“And then you have to find an agreement with all the 11 teams. At the moment we’ve only ever had compliments and positive feedback from the teams and the promoter is very keen for us to continue.”
More aggressive tyres in 2013
“We’ve had races where we’ve had negative degradation that were criticised for being boring,” he said. “The last four races we had negative degradation which is what the sport back in the past. We have more criticism when we do that than when we have exciting racing, to be honest.
“There’s a balance. At the start of the year – we did it in ’11 and ’12 – we create something different, we create a technical challenge and that may create sometimes a result where one team is able to get a better performance out of their package with their tyres than another.
“It’s a 19 or 20-race season. With the best engineers and drivers in the world at a certain point they will master the situation and you’ll find we’re only talking about drivers and cars which is what we had in the last two seasons. And that’s a very nice balance because it is a long season so if we can create a bit of interest and diversity at the start as the season progresses we’re correctly talking about drivers and cars which is a good balance and gives us an opportunity to be part of the racing weekend discussion point for positive reasons.
“Because the other problem with tyres is they’re only talked about them when they blow up and that isn’t a good way to be spoken about, only when you have an issue. So the balance would appear to be about right at the moment.”
Hembery agreed that by the end of the year the team’s knowledge of the tyres plus slightly more conservative selections on Pirelli’s part borne of a desire not to interfere with the championship produced some processional races.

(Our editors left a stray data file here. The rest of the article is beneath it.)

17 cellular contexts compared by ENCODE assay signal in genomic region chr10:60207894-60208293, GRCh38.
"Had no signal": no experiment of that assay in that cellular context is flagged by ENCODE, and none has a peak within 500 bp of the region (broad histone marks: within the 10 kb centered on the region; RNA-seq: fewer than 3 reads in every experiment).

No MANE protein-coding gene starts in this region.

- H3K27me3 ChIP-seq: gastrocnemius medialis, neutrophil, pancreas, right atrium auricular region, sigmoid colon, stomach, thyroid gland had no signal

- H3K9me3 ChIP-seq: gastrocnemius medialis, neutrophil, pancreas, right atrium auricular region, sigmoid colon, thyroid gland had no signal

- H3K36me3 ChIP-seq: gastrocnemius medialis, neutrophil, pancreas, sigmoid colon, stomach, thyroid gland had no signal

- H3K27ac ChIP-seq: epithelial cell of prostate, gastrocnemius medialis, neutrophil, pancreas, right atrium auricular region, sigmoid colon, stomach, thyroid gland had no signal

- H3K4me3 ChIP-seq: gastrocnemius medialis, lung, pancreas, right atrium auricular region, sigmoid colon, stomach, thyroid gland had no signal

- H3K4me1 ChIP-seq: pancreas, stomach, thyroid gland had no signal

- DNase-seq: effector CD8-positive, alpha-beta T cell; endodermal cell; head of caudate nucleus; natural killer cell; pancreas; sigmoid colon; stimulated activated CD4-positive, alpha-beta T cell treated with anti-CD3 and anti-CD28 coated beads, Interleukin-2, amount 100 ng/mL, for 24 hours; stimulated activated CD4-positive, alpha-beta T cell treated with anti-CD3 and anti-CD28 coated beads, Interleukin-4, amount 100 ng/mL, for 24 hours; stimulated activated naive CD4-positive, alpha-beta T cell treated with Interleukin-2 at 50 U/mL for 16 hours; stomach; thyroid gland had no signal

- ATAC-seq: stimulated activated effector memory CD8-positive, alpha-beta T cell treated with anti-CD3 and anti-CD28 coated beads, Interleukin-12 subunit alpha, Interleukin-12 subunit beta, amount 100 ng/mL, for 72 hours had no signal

“We probably were a bit conservative in the last two seasons and we will change that certainly for this year,” he said. “But always within the realms of creating that sporting spectacle.
“I think the reality though is the teams are so good that whatever we threw at them by the end of the season they will pretty well have dominated it.
“It’s strange that for all the talk of drivers complaining the reality if you talk to the technical directors they just want to know they have exactly the same challenge as the next team and they look at it as another opportunity to dominate. And if they dominate it before their competitor they’ll have an advantage.
“If you talk to drivers, of course, you have to put some perspective because in motorsport whatever they’re talking about there’s only only one happy driver, that’s the person who actually won the race. That is the rule of motorsport.”
Hembery said teams are going to greater lengths to solve the challenges presented by their tyres:
“The one thing that was quite clear last year which was visible was that they were having thermo-cameras on the rear tyres. It started with a few cars then suddenly everybody had them. So that’s one example of them understanding temperature management.
“So that gives you an example of how the teams work. They are far more elaborate than that, unfortunately I can’t give you any more detail because it’s team-specific and it’s not our position to be telling people about that.
“But I guarantee you there’s a lot of detail work that goes on within the teams and it’s very impressive the engineering ability and capacity the teams have.”